NBN Co has taken another step in linking Australia's largest city to the National Broadband Network with the installation of some of the first fibre optic cable in the Sydney metropolitan area.
The Distribution Fibre was hauled on the corner of Main Street and Marcel Crescent in Blacktown in the city's west. The Distribution Fibre links Blacktown exchange to the surrounding suburbs, and from there the service will be run down local roads and ultimately to homes and businesses.
NBN Co is aiming to finish some areas of construction by July 2013, which means nearby homes and business will be able to connect to the National Broadband Network shortly after.
The first fibre optic cable has also been laid in nearby Penrith at the corner of Brown Street and Stafford Road, and NBN Co hopes to start connecting homes and businesses in the area from the middle of the year.
NBN Co Lead Community Account Manager for Northern Australia Darren Rudd described the fibre hauls as "an important step" in linking Western Sydney to the National Broadband Network.
Construction work has begun on connecting 16,800 premises in the Blacktown area and 9,100 in the Penrith area.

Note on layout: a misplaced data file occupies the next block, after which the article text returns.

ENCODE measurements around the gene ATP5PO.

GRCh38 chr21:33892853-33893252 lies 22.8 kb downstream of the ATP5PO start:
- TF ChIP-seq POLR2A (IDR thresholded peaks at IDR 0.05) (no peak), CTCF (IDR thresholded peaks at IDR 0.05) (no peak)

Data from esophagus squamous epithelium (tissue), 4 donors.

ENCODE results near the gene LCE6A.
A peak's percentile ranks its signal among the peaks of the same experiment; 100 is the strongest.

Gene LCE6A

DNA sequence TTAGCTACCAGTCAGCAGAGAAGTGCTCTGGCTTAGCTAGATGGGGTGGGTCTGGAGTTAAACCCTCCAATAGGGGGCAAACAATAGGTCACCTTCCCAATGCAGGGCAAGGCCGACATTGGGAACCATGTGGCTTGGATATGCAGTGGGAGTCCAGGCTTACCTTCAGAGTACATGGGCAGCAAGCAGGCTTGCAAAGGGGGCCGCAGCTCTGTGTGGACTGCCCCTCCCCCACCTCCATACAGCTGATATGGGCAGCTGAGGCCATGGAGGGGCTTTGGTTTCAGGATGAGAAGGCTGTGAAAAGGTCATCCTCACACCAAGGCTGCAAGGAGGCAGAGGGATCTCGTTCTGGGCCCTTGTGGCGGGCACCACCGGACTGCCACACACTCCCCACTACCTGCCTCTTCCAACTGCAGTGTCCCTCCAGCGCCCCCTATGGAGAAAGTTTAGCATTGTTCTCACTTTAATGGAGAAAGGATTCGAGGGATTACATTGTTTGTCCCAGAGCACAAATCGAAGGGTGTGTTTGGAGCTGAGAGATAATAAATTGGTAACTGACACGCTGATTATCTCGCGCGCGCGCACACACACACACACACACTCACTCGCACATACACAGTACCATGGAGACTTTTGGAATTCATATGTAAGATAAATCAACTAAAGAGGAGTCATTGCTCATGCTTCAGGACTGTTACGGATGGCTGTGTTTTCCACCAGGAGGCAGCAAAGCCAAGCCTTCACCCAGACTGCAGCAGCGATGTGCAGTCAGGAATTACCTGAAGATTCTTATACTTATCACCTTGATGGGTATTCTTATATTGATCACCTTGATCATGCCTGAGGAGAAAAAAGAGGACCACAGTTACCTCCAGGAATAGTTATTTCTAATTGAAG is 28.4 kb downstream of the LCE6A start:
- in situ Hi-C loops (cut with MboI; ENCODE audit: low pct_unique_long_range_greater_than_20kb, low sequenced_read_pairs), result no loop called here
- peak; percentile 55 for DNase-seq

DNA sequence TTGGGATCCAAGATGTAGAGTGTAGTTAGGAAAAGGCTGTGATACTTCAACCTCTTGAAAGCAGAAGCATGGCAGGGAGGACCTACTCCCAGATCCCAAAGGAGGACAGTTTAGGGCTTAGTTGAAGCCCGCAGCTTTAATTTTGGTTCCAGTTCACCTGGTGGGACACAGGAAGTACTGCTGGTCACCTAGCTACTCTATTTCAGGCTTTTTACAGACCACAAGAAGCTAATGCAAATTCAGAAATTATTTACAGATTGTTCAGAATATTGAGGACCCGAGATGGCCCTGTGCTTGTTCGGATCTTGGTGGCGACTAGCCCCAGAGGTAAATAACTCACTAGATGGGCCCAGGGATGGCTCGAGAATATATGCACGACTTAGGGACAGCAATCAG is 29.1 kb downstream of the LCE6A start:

The Distribution Fibre laid in Blacktown was the first fibre optic cable to be laid in the Sydney metropolitan area that will eventually replace the existing copper wire telephone network. Some fibre has already been laid in Sydney to connect new developments to the NBN.
Around Blacktown, work is under planning or construction in parts of Seven Hills, with a target completion date in 2013.
"With such a large amount of work scheduled to commence across the Sydney metropolitan area in 2013 we encourage all residents to look on our website www.nbnco.com.au for construction information," Rudd said.
"By mid-2015 we expect construction to have commenced or be completed for more than 1,000,000 premises across New South Wales."
Once a street has access to the NBN, home and business owners will be informed and are then able to contact their preferred telephone or internet service provider to see how they can get connected to services over the NBN.
"The NBN is being designed to transform the way Australians communicate and keep in touch with each other, how they access education and health services, leverage e-business opportunities and immerse themselves in culture from around the world," Rudd said.
When we talk about speeds delivered over the National Broadband Network, we are referring to the wholesale speed to telephone and internet service providers. The speed you can achieve, and services you can use, on your individual connection will depend on many factors including the services you subscribe to, the software and communication protocols you use, quality of your equipment and connection to your home/business, the broadband plans offered by your telephone or internet provider and how it designs its network to cater for multiple users.